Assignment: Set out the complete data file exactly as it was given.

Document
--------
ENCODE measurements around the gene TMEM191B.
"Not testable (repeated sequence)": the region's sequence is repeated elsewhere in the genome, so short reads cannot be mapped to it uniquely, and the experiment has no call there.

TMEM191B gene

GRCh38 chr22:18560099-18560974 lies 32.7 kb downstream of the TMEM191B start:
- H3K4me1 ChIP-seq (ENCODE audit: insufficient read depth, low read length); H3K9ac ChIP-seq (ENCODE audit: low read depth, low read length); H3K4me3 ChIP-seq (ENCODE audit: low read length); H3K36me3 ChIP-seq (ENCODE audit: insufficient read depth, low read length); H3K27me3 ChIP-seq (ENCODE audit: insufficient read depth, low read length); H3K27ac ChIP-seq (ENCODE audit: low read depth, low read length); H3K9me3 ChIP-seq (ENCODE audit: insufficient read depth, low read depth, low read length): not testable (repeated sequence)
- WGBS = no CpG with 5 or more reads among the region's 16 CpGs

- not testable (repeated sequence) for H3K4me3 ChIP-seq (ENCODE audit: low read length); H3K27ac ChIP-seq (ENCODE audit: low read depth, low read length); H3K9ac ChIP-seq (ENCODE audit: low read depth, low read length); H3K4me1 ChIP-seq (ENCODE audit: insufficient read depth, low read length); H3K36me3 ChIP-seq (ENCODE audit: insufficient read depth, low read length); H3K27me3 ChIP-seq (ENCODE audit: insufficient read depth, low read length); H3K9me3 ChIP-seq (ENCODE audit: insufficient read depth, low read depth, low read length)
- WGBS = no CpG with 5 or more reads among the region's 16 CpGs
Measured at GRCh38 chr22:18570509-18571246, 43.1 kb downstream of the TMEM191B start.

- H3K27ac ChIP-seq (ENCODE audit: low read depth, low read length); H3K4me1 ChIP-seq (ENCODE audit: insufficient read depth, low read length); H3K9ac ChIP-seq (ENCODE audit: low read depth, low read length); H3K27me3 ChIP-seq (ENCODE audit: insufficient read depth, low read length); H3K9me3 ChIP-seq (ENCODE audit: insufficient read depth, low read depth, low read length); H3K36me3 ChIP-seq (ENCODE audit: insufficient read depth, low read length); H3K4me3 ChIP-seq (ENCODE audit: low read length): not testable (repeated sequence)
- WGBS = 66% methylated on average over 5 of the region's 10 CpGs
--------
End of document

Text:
ENCODE measurements around the gene TMEM191B.
"Not testable (repeated sequence)": the region's sequence is repeated elsewhere in the genome, so short reads cannot be mapped to it uniquely, and the experiment has no call there.

TMEM191B gene

GRCh38 chr22:18560099-18560974 lies 32.7 kb downstream of the TMEM191B start:
- H3K4me1 ChIP-seq (ENCODE audit: insufficient read depth, low read length); H3K9ac ChIP-seq (ENCODE audit: low read depth, low read length); H3K4me3 ChIP-seq (ENCODE audit: low read length); H3K36me3 ChIP-seq (ENCODE audit: insufficient read depth, low read length); H3K27me3 ChIP-seq (ENCODE audit: insufficient read depth, low read length); H3K27ac ChIP-seq (ENCODE audit: low read depth, low read length); H3K9me3 ChIP-seq (ENCODE audit: insufficient read depth, low read depth, low read length): not testable (repeated sequence)
- WGBS = no CpG with 5 or more reads among the region's 16 CpGs

- not testable (repeated sequence) for H3K4me3 ChIP-seq (ENCODE audit: low read length); H3K27ac ChIP-seq (ENCODE audit: low read depth, low read length); H3K9ac ChIP-seq (ENCODE audit: low read depth, low read length); H3K4me1 ChIP-seq (ENCODE audit: insufficient read depth, low read length); H3K36me3 ChIP-seq (ENCODE audit: insufficient read depth, low read length); H3K27me3 ChIP-seq (ENCODE audit: insufficient read depth, low read length); H3K9me3 ChIP-seq (ENCODE audit: insufficient read depth, low read depth, low read length)
- WGBS = no CpG with 5 or more reads among the region's 16 CpGs
Measured at GRCh38 chr22:18570509-18571246, 43.1 kb downstream of the TMEM191B start.

- H3K27ac ChIP-seq (ENCODE audit: low read depth, low read length); H3K4me1 ChIP-seq (ENCODE audit: insufficient read depth, low read length); H3K9ac ChIP-seq (ENCODE audit: low read depth, low read length); H3K27me3 ChIP-seq (ENCODE audit: insufficient read depth, low read length); H3K9me3 ChIP-seq (ENCODE audit: insufficient read depth, low read depth, low read length); H3K36me3 ChIP-seq (ENCODE audit: insufficient read depth, low read length); H3K4me3 ChIP-seq (ENCODE audit: low read length): not testable (repeated sequence)
- WGBS = 66% methylated on average over 5 of the region's 10 CpGs